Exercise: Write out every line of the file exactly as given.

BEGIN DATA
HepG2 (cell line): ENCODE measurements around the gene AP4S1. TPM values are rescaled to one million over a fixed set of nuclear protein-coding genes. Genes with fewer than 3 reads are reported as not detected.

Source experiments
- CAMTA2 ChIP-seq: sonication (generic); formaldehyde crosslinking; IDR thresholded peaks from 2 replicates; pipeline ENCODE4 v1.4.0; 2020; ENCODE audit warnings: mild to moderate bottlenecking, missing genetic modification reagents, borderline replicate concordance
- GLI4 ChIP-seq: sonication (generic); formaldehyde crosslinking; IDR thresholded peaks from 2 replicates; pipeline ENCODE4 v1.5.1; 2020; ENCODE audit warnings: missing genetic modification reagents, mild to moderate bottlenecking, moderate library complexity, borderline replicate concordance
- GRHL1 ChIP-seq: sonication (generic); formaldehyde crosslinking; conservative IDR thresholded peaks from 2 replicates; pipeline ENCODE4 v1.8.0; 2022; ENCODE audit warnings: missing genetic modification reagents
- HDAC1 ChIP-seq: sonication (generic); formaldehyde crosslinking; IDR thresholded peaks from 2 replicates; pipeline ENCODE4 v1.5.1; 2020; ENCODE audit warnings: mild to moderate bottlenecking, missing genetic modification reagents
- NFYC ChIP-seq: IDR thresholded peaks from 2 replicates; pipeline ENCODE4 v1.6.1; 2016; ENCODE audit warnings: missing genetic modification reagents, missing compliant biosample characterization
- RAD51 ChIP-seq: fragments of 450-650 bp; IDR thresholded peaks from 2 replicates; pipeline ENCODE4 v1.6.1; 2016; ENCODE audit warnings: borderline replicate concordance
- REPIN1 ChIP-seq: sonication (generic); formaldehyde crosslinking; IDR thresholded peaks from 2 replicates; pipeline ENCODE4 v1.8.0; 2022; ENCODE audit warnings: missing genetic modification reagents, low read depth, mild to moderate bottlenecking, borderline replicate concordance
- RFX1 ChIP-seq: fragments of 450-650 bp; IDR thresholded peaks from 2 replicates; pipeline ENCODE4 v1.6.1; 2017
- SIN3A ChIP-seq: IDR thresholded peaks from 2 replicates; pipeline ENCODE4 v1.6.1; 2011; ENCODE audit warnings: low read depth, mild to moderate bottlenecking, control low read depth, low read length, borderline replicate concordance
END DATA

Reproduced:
HepG2 (cell line): ENCODE measurements around the gene AP4S1. TPM values are rescaled to one million over a fixed set of nuclear protein-coding genes. Genes with fewer than 3 reads are reported as not detected.

Source experiments
- CAMTA2 ChIP-seq: sonication (generic); formaldehyde crosslinking; IDR thresholded peaks from 2 replicates; pipeline ENCODE4 v1.4.0; 2020; ENCODE audit warnings: mild to moderate bottlenecking, missing genetic modification reagents, borderline replicate concordance
- GLI4 ChIP-seq: sonication (generic); formaldehyde crosslinking; IDR thresholded peaks from 2 replicates; pipeline ENCODE4 v1.5.1; 2020; ENCODE audit warnings: missing genetic modification reagents, mild to moderate bottlenecking, moderate library complexity, borderline replicate concordance
- GRHL1 ChIP-seq: sonication (generic); formaldehyde crosslinking; conservative IDR thresholded peaks from 2 replicates; pipeline ENCODE4 v1.8.0; 2022; ENCODE audit warnings: missing genetic modification reagents
- HDAC1 ChIP-seq: sonication (generic); formaldehyde crosslinking; IDR thresholded peaks from 2 replicates; pipeline ENCODE4 v1.5.1; 2020; ENCODE audit warnings: mild to moderate bottlenecking, missing genetic modification reagents
- NFYC ChIP-seq: IDR thresholded peaks from 2 replicates; pipeline ENCODE4 v1.6.1; 2016; ENCODE audit warnings: missing genetic modification reagents, missing compliant biosample characterization
- RAD51 ChIP-seq: fragments of 450-650 bp; IDR thresholded peaks from 2 replicates; pipeline ENCODE4 v1.6.1; 2016; ENCODE audit warnings: borderline replicate concordance
- REPIN1 ChIP-seq: sonication (generic); formaldehyde crosslinking; IDR thresholded peaks from 2 replicates; pipeline ENCODE4 v1.8.0; 2022; ENCODE audit warnings: missing genetic modification reagents, low read depth, mild to moderate bottlenecking, borderline replicate concordance
- RFX1 ChIP-seq: fragments of 450-650 bp; IDR thresholded peaks from 2 replicates; pipeline ENCODE4 v1.6.1; 2017
- SIN3A ChIP-seq: IDR thresholded peaks from 2 replicates; pipeline ENCODE4 v1.6.1; 2011; ENCODE audit warnings: low read depth, mild to moderate bottlenecking, control low read depth, low read length, borderline replicate concordance